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  1. #1

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    Exercises for improving posture

    I want to improve my posture. I already do crunches and such when I train, but I want to start exercising my back more. I heard that your back should be stronger than your abs if you want a good posture.

    I used to do normal back extensions on the floor, but now I've started to do them while holding some light dumbbells in my hands. Is this a good exercise?

    I've also been doing shoulder presses for as long as I can remember, but that doesn't do much for your back. Should I start using the reverse fly machine or something similar for my upper back?

  2. #2
    and good morning to you too supporting member
    PirateJon's Avatar
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    Squats. Deadlifts.
    You can't make people smarter. You can expose them to information, but your responsibility stops there.

  3. #3
    ironlurker's Avatar
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    http://www.t-nation.com/readTopic.do?id=1444035

    ^Great exercises and techniques for improving posture and spinal unloading, especially through proprioception

  4. #4
    Marrt's Avatar
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    Quote Originally Posted by jeansberg
    I want to improve my posture. I already do crunches and such when I train, but I want to start exercising my back more. I heard that your back should be stronger than your abs if you want a good posture.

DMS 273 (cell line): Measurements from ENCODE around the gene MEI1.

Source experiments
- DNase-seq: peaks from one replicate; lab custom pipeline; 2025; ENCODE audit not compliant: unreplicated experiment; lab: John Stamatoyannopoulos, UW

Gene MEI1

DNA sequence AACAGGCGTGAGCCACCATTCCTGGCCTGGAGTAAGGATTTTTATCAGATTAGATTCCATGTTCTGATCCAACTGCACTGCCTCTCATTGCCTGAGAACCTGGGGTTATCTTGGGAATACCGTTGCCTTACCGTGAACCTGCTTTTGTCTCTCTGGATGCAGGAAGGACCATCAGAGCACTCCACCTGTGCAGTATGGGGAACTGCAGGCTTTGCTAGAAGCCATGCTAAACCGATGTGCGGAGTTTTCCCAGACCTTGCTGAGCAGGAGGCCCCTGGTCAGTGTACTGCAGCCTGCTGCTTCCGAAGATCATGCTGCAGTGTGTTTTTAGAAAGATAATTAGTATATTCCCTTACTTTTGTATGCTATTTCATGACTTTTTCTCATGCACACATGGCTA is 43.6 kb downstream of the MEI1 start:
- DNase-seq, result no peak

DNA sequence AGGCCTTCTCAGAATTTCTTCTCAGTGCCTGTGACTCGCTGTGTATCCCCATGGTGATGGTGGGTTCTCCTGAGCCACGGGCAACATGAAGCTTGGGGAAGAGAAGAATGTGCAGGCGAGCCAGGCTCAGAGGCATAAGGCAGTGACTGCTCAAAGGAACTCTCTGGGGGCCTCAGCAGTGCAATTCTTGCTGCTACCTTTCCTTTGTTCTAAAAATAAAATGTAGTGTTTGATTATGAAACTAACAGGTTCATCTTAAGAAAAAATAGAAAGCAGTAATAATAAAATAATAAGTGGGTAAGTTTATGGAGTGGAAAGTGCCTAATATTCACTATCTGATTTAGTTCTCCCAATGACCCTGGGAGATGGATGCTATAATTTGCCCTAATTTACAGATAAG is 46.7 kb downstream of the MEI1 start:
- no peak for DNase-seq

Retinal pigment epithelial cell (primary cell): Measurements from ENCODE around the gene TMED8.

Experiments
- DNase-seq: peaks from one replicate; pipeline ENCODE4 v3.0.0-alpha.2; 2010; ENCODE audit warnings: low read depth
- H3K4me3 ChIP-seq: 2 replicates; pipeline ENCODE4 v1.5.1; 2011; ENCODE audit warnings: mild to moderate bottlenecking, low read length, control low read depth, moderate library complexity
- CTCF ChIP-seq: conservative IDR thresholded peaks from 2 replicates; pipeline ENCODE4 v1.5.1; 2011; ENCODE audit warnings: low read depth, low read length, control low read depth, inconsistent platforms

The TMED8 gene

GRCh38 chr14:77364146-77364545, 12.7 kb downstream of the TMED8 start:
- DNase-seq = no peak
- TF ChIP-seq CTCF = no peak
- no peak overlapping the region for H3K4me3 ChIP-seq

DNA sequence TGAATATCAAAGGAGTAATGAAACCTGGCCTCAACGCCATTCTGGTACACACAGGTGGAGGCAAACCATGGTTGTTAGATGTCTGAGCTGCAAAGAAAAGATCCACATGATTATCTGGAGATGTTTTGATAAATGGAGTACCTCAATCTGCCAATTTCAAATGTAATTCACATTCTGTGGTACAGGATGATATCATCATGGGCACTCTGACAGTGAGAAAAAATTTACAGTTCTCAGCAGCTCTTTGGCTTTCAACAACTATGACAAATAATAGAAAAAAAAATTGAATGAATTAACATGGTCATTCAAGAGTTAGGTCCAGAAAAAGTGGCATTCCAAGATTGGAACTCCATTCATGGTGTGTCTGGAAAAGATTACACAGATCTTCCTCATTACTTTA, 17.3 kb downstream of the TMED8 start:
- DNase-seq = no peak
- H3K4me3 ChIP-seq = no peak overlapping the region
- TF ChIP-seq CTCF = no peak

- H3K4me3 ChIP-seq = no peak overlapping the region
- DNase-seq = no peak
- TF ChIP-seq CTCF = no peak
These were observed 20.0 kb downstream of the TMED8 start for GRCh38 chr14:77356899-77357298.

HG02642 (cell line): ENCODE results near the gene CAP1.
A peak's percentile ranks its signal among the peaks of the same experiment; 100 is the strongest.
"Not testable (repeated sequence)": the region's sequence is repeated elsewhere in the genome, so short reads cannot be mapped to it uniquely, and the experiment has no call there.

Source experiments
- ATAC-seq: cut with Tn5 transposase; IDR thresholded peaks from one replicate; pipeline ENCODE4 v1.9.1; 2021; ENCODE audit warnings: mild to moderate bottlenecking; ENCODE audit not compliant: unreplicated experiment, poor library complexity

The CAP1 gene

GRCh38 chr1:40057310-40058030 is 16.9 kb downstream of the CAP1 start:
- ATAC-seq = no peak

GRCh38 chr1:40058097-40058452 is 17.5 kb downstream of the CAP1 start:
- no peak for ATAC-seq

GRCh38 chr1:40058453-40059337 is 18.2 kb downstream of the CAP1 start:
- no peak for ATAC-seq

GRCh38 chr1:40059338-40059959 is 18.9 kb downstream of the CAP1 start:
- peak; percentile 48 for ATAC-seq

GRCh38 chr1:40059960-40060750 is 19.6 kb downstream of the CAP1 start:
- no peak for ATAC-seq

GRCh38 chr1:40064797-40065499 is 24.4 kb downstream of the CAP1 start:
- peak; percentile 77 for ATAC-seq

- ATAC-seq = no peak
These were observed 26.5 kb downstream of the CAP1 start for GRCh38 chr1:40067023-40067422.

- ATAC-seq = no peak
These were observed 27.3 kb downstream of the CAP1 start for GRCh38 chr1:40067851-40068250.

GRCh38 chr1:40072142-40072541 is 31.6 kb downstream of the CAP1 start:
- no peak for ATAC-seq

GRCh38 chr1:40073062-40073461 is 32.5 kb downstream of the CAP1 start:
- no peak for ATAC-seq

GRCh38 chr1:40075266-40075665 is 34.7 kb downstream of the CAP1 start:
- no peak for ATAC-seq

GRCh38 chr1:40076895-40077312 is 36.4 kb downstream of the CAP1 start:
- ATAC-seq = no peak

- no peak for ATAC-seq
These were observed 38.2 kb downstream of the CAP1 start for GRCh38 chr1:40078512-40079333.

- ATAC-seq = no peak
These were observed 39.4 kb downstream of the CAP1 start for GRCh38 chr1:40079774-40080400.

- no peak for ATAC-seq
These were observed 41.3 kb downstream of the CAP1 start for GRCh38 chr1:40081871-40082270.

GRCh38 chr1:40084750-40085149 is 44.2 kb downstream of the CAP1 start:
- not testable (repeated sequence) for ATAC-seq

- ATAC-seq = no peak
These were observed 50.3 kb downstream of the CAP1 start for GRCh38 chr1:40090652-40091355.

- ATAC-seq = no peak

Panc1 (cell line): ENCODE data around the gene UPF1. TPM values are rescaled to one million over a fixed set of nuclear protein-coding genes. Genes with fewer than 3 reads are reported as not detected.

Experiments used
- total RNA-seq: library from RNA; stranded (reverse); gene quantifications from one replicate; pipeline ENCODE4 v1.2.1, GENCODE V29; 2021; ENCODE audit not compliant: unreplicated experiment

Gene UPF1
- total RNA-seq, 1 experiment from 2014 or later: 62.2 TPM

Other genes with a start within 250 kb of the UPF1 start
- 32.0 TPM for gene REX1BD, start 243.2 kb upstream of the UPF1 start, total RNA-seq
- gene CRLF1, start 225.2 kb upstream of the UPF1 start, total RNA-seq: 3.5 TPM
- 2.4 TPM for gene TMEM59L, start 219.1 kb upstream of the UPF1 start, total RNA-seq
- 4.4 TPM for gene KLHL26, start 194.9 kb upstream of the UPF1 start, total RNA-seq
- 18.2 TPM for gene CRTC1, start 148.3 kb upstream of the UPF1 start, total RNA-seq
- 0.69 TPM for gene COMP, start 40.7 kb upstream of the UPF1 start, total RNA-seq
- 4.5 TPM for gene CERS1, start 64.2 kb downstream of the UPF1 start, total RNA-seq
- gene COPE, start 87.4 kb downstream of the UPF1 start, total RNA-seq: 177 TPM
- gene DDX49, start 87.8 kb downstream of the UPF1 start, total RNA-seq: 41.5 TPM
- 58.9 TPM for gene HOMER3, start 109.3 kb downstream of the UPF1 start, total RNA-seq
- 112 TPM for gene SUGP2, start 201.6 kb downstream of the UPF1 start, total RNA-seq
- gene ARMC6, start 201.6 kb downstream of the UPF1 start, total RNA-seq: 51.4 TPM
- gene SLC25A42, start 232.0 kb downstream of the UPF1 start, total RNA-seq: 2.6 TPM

I used to do normal back extensions on the floor, but now I've started to do them while holding some light dumbbells in my hands. Is this a good exercise?

    I've also been doing shoulder presses for as long as I can remember, but that doesn't do much for your back. Should I start using the reverse fly machine or something similar for my upper back?
    Find a yoga class - seriously.

  5. #5
    Equipoise's Avatar
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    Any correct resistance program will improve your posture...

  6. #6
    feedback's Avatar
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    First - do you have any lower back pain? If not, then you can go ahead with almost any exercise without contraindication. Often, poor posture is a result of weak abdominal muscles, or tightness of the hamstrings and the spinal erectors. Work on your abs, and stretch, especially your hamstrings, every day. Poor standing posture is also often related to spending long amount of time sitting with poor posture. If you're doing this, I'd consider buying a new ergonomic chair, or even a stool often improves sitting posture.
    Tough is not how you act, tough is how you train.

  7. #7

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    Thanks guys. I have no back pain. I just tend to slouch.

  8. #8
    feedback's Avatar
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    Quote Originally Posted by jeansberg
    Thanks guys. I have no back pain. I just tend to slouch.
    Yeah, then ab and back exercises will help a lot. The key is balance, so one muscle group isn't pulling more than it's antagonist.
    Tough is not how you act, tough is how you train.

  9. #9

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    I have minor scoliosis. I know it can be boring but i practiced tai chi for a couple years and when they x rayed me later it had fixed itself 40 degrees. It's possible it had nothing to do with the tai chi, but i would mark that as the reason. It makes you stand upright and relaxed no matter what youre doing(at least while you're a beginner). You could just always remind yourself to stand straight.

  10. #10
    Gypsy Jazz's Avatar
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    A tight chest can contribute to rounding your shoulders forward, so stretch that it out or at least investigate. Tight traps and neck muscles can also contribute to bringing your shoulders up and "wearing them like earmuffs".

    Constantly remind yourself about your posture throughout the day, little cues on the desk or in the car can help. According to my physical therapist it takes about 2 weeks of consistent posture monitoring for it to become natural.

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